Rolling Thunder's executive director expressed his frustration at what he characterized as continued mismanagement of the annual "Ride for Freedom" by Pentagon officials.
The decadeslong tradition of a Memorial Day weekend demonstration of motorcycles roaring through D.C. will end with this year’s Rolling Thunder.
“A lot of people are fed up with D.C.; it’s not only me,” said the executive director of Rolling Thunder Inc. and former army Sgt. Artie Muller. “We’re tired of the harassment.”
Muller, 73, expressed his frustration at what he characterized as continued mismanagement of the annual “Ride for Freedom” by Pentagon officials.
He said that despite multiple planning meetings and agreements in 2018, participants, sponsors and vendors were denied access to parking lots that the group paid “exorbitant permit fees” to secure for the Pentagon staging area. Staging the event in D.C. cost organizers more than $200,000 last year, Muller said.
“We’re tired of the aggravation there,” he said. “For 2020, our chapters are going to do demonstrations throughout the country, nationwide in their states.”
Pentagon spokeswoman Sue Gough released this statement to WTOP:
“During a review after last year’s event, we were unable to identify any instances when groups were denied access to the Pentagon Reservation. There is always the potential to experience a delay or detour transiting the Pentagon Reservation, especially during large events such as Rolling Thunder, either to assist with general traffic flow or for other reasons. As federal police officers, Pentagon Force Protection Agency personnel consider all relevant safety and security-related information while facilitating access to the Pentagon Reservation for participants at large events on restricted roadways.”
“Effective preparation for an event the size and scale of a Rolling Thunder ride is a complicated and lengthy process. PFPA and partner organizations are constantly analyzing law enforcement intelligence, threat information, and security, as well logistical considerations specific to an event’s physical location, anticipated size, and duration. As in previous years, the Pentagon has worked closely with Rolling Thunder representatives to achieve a safe and successful event.”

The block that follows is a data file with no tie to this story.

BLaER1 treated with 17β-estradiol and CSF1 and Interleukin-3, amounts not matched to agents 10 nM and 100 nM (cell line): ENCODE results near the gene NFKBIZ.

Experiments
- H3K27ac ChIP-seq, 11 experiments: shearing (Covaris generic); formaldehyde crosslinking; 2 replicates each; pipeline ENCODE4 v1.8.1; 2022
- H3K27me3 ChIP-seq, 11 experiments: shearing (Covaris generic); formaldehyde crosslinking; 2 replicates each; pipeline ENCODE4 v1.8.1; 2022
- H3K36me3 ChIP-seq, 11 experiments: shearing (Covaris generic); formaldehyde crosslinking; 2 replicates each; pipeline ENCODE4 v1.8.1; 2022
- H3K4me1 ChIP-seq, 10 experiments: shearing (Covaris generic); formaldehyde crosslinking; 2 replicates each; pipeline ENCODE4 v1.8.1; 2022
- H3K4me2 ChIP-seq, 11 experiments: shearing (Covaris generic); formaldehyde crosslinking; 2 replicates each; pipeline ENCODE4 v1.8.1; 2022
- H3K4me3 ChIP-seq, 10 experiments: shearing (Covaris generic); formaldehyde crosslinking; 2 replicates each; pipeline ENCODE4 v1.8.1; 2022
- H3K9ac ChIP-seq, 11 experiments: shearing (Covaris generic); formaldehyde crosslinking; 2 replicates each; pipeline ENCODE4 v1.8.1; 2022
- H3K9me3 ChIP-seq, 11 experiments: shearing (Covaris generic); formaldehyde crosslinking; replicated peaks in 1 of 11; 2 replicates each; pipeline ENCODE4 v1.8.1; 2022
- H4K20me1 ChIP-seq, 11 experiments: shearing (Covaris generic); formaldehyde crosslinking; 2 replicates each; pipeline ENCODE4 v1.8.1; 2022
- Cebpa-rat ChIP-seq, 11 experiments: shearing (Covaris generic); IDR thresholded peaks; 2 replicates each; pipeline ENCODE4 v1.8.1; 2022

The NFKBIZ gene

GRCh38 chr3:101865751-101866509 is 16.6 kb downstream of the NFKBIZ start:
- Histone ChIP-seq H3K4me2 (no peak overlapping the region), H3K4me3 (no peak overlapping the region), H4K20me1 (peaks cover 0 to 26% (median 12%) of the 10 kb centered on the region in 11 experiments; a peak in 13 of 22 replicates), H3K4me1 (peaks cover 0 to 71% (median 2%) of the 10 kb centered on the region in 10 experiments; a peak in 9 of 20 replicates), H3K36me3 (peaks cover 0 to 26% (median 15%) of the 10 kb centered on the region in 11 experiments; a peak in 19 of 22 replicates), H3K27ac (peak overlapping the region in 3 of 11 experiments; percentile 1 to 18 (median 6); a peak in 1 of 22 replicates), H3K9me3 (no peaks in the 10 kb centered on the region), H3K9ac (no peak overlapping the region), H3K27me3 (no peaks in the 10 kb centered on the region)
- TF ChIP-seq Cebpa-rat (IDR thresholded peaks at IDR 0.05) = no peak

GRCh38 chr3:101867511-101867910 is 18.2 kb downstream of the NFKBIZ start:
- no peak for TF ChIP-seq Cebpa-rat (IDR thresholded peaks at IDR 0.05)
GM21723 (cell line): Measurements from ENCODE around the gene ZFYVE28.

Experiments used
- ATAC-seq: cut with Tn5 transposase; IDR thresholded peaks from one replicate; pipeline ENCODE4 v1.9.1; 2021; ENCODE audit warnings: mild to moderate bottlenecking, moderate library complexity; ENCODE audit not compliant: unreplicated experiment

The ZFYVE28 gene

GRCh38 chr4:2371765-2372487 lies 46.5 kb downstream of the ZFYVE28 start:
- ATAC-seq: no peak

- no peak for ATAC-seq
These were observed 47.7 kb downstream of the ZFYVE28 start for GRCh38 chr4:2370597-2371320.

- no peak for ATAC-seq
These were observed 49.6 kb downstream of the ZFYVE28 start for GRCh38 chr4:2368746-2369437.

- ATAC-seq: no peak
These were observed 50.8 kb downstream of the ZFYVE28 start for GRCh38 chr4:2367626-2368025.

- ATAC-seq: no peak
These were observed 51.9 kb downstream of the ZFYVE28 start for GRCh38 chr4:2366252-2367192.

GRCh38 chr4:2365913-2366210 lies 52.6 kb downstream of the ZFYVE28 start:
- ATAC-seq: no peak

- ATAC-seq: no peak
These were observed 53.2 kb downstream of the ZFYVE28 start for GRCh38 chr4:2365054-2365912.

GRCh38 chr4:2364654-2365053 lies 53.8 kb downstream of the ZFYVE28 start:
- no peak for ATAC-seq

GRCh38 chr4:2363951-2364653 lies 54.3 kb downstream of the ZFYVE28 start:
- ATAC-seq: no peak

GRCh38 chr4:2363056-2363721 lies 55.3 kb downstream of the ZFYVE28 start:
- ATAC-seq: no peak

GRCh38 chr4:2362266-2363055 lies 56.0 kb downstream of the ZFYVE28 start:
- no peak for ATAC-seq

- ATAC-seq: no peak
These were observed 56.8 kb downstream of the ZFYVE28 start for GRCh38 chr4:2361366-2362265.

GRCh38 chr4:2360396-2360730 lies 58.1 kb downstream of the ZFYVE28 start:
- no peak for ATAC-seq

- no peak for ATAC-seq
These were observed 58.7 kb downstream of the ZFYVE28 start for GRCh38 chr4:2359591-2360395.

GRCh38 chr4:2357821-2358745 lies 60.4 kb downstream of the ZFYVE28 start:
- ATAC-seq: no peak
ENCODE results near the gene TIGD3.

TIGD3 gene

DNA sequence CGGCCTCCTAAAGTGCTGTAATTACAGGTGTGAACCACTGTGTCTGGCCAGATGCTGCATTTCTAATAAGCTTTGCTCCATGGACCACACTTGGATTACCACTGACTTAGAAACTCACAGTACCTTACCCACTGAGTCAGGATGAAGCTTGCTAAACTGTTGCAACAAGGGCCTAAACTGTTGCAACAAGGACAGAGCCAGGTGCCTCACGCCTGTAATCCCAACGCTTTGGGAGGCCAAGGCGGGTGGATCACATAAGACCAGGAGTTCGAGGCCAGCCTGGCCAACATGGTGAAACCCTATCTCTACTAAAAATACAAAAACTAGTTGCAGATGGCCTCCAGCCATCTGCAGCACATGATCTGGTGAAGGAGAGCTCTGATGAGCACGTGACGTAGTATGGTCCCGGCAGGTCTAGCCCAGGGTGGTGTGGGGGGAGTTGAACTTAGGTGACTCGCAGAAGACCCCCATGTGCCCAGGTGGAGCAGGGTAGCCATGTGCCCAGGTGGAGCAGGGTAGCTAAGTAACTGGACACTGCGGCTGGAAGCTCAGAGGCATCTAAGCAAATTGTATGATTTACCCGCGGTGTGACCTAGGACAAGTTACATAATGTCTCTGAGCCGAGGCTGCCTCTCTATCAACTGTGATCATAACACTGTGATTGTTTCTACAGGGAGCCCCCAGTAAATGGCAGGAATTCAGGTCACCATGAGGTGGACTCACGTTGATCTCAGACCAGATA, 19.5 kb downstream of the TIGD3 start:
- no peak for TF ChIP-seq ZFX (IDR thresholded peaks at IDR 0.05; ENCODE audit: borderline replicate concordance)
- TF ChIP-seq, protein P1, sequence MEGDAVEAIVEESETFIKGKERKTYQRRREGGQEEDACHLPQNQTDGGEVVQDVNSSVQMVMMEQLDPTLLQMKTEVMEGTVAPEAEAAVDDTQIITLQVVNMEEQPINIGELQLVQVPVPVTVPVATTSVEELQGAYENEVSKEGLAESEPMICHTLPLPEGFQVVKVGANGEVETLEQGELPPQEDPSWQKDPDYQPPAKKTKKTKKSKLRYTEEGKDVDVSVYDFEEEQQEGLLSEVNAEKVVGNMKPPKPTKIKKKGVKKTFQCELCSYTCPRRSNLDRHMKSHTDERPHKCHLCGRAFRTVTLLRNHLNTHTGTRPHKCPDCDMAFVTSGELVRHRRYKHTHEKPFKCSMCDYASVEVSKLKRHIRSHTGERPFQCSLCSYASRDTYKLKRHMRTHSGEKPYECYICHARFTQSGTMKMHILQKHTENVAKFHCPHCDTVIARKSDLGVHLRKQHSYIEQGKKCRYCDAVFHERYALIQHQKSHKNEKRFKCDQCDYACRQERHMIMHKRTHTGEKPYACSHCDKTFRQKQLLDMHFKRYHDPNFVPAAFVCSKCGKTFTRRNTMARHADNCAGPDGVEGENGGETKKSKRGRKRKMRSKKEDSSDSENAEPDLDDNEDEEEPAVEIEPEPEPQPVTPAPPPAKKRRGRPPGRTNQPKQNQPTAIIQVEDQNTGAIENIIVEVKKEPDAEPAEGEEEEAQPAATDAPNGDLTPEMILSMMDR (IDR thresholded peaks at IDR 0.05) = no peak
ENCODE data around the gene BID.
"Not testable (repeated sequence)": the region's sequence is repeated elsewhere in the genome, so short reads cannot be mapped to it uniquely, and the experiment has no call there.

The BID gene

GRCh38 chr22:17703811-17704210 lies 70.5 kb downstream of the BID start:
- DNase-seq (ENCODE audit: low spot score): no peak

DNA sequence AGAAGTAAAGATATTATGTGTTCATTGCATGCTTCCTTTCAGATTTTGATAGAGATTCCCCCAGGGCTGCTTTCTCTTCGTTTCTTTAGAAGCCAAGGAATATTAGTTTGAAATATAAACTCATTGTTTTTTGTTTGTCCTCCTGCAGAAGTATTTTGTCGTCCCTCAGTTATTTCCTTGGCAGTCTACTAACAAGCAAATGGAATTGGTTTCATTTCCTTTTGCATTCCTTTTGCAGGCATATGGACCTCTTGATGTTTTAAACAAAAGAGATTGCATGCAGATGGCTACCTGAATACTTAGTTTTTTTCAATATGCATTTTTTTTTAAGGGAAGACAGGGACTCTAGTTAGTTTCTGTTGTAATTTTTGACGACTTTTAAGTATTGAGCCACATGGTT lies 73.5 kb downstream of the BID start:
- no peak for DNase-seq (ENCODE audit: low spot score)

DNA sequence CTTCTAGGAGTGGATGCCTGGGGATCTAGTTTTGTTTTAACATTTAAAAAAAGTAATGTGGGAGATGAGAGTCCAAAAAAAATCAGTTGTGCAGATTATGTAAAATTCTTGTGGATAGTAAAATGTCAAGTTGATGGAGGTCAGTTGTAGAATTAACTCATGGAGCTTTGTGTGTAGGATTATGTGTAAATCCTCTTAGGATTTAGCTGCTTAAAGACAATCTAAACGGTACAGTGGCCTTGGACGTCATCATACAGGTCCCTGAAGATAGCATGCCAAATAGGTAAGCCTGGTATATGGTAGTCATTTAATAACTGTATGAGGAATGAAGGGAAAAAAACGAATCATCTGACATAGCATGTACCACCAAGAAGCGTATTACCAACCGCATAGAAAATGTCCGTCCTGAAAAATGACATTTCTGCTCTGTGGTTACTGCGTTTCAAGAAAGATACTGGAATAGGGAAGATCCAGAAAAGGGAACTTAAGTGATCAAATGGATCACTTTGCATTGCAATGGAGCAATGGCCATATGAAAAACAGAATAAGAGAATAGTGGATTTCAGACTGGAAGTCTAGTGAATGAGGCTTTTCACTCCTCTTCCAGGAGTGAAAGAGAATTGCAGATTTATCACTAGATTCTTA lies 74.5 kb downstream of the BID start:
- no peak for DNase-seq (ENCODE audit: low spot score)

“All outside events pay fees to use the Pentagon Reservation. The fee includes costs for overtime for security and reimbursement for clean up after an event. Rolling Thunder, Inc. pays only a portion of the total costs incurred by the Pentagon to support the event.”
“We are proud of our history of providing a safe operating area for events on the Pentagon Reservation, to include Rolling Thunder every year. The Pentagon civilian workforce, including PFPA, have a large veteran presence, and we especially appreciate the opportunity to support events that honor those who’ve served and sacrificed.”
Muller said that a number of factors contributed to the group’s decision to bid farewell to the D.C. area. Many of the founding participants are getting older and can’t ride far distances, some can’t get time off work or can’t afford long-distance trips.
Member chapters across the country may pool their demonstrations into regional events, and Muller believes that will work out for the best. A decentralized approach, he said, may allow the group’s 90-member chapters to raise more money for charitable causes and result in broader coverage and attention being paid to the reason for the Freedom Ride: the POW/MIA issue and Veterans rights.
“We’re not going away. We have a lot to still do. Our military and our veterans need our support, and we’re moving on,” Muller said. “We want a full accounting of our prisoners of war and missing in action from all past wars. That’s our goal.”